Back in 2013, a high-profile financier, with more accolades to his name than zeroes in his salary, "came out". Two years prior, another followed suit. What they both shared in their high-profile roles was matched by one other significant factor: they both "came out", of course, in admitting to mental health problems.
Turkey seems to have its finger on the healthy pulse. LifeCo is just one of many emerging health spa's in the country and, it seems, one of the most popular. The latest offering, Antalya branch, located in Akra Barut, overlooks views of the Mediterranean or the Taurus Mountains and is quite new to the LifeCo family.
While there has been much written about mindfulness since it was introduced as a third wave cognitive behavioural therapy in the UK almost a decade ago, it is often still thought of as the ability to simply "zone out".
Forget the fact that your unvaccinated children are a danger to others, forget that by telling someone to go off their meds and go the "natural" way you might be endangering their life. It doesn't matter, cause you're cool, you're alternative.
Every time we eat when we are bored, anxious or even happy, we are eating for emotional reasons. We're not eating because we are physically hungry and therefore our body doesn't need to be given food.
There is always a correspondence between the inner world and the outer world. There is a reflection between inner and outer world. What you see outside is reflecting on what is happening inside of you.
Sometimes, just restricting our drink intake to low-calorie alternatives - such as herbal tea and water - can make a huge difference to our wellbeing. So after some research I discovered the worst offenders are as follows in no particular order.
It is currently Mental Health Awareness Week, which means that the term "mindfulness" is being used a lot. Mindfulness is a hugely popular topic, and many of you may already be aware of it or even practice it yourself.
The most common response when I say to people that I'm a yoga teacher and that they should try it sometime is that "I'm just not flexible enough to do yoga". I love the analogy I recently saw comparing it to saying that you're too dirty to take a shower.
The taxi slows with reverence as we drive up to the Conrad Algarve. Oranges grow along the path, and one of many gardeners stands thigh deep in water adjusting the fountain. The staff are welcoming in a way that makes you hug them when you leave.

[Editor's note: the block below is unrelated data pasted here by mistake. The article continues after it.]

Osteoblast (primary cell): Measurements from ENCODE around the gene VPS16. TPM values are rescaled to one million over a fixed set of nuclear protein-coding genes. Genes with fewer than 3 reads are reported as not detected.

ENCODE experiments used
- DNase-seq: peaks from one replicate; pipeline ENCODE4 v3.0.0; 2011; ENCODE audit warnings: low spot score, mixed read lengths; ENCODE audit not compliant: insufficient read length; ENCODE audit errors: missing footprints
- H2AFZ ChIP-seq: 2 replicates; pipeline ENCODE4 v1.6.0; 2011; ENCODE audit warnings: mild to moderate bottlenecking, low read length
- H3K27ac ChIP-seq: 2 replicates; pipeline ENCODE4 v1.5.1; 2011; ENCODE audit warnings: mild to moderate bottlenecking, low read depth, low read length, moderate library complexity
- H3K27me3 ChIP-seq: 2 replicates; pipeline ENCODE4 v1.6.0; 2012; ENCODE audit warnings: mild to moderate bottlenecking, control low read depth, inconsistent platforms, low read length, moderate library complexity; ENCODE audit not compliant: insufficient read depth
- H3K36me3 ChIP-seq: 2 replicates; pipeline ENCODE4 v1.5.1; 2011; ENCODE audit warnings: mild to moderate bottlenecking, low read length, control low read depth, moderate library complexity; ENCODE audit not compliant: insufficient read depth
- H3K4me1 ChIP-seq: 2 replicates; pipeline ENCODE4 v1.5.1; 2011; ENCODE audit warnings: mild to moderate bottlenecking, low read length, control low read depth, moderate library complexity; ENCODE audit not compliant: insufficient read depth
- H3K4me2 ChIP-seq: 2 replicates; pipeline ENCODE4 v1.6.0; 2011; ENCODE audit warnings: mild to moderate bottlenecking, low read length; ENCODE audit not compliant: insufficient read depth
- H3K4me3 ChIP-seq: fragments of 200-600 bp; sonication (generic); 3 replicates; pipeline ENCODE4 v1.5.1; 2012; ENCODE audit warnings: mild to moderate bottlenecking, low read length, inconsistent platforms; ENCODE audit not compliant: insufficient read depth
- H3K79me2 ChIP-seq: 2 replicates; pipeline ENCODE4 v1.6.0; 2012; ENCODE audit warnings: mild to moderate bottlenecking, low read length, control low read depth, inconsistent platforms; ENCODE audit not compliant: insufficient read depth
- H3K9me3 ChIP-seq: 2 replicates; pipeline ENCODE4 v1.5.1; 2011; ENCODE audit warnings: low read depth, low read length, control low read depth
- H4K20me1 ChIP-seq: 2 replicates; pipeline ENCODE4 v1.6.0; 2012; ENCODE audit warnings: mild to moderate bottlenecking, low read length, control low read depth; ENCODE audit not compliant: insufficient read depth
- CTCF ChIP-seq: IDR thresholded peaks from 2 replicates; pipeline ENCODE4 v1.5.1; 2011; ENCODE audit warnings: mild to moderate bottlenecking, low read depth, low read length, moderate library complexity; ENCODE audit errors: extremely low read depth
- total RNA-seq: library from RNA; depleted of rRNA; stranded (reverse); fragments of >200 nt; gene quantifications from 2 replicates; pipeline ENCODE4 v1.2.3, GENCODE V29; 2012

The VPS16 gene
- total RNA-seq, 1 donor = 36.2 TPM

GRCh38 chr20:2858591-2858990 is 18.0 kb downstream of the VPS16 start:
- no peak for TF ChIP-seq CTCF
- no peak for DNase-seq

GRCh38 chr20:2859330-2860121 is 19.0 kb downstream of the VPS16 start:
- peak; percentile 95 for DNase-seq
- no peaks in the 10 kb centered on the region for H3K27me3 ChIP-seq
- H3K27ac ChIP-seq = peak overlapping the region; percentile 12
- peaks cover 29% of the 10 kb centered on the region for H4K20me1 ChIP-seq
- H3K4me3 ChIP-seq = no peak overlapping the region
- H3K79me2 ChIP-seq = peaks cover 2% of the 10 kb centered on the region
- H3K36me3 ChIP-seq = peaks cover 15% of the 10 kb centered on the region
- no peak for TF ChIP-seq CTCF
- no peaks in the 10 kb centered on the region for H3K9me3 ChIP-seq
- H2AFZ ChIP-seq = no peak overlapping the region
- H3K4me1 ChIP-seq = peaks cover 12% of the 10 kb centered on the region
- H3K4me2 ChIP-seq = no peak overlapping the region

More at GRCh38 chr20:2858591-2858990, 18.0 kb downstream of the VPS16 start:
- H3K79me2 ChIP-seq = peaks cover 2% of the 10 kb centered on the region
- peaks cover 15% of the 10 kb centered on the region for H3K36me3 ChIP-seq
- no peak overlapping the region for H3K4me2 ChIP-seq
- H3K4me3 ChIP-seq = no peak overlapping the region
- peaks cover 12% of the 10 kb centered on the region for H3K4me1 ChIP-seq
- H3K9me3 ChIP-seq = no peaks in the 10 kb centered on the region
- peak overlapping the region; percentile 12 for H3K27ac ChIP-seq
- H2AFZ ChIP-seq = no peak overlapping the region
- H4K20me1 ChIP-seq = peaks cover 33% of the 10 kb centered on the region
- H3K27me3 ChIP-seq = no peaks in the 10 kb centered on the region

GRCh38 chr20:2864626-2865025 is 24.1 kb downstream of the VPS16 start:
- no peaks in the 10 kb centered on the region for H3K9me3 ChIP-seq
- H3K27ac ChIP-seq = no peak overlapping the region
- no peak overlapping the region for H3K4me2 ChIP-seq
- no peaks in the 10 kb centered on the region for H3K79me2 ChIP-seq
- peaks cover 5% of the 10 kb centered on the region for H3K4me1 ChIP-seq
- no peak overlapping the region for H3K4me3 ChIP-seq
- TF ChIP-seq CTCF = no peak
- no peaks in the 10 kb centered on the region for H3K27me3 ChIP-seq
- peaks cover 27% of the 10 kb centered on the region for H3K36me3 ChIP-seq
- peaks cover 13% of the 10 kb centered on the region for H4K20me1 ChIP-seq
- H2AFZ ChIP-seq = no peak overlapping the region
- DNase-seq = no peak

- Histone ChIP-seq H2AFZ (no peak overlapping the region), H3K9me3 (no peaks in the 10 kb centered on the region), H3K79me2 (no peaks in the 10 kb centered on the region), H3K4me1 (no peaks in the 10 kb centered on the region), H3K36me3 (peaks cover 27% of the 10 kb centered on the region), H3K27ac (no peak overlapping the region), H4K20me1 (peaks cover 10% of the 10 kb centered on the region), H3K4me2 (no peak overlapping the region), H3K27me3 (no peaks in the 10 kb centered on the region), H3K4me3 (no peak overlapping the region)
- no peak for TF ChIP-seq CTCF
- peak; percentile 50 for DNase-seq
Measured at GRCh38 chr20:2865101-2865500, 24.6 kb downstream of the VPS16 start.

I don't particularly like the word 'wellness'. For me it immediately conjures up images of people drinking overpriced coffee in sweatpants after having spent a fortune on some revolutionary new yoga routine that involves balancing your cat on your head.
At The Huffington Post UK we've made a big deal of raising the importance of remembering to unplug from digital media, recharge the mind and sleep. And there's a good reason - it's not hipster hocus-pocus. Our coverage, which comes under the banner The Third Metric, shows there's bags of scientific evidence that all of these life choices help with an issue that's a stake this Friday morning - good quality decision making. This week Britons will vote in their millions to entrust a few hundred people with the future of the country. We trust them to make the right decisions without even knowing how they reach them. We are trusting our leaders to make massively important decisions on no sleep.
In a time when so much is expected of us to fit into and to be accepted into a society we are willingly or unwillingly are a part of, many of us forget that it's not always about others. We forget there is our own inner identity we want to protect and evolve.
I love sharing my story with everyone, whether it be daily on my Instagram or in longer pieces on my blog. But I think it's important for people to remember that I'm not a doctor, a nutritionist or a trained anything.
Let's face it, gone are the days when a little gentle pampering and whale music will cut it in a hotel spa. I want braggable results from my treatments - and at LUX* they kindly pander to that sense of entitlement.
Success and happiness cannot be measured but personal satisfaction in life and aspirations for the future can be. Think of all those things we said we wanted to be as children and how few of those involved fancy letters after our names? Very few and there's a reason for that - as children we don't see why they should matter, we dream big and freely and we refuse to be chained by societies expectations and views of what makes a successful person.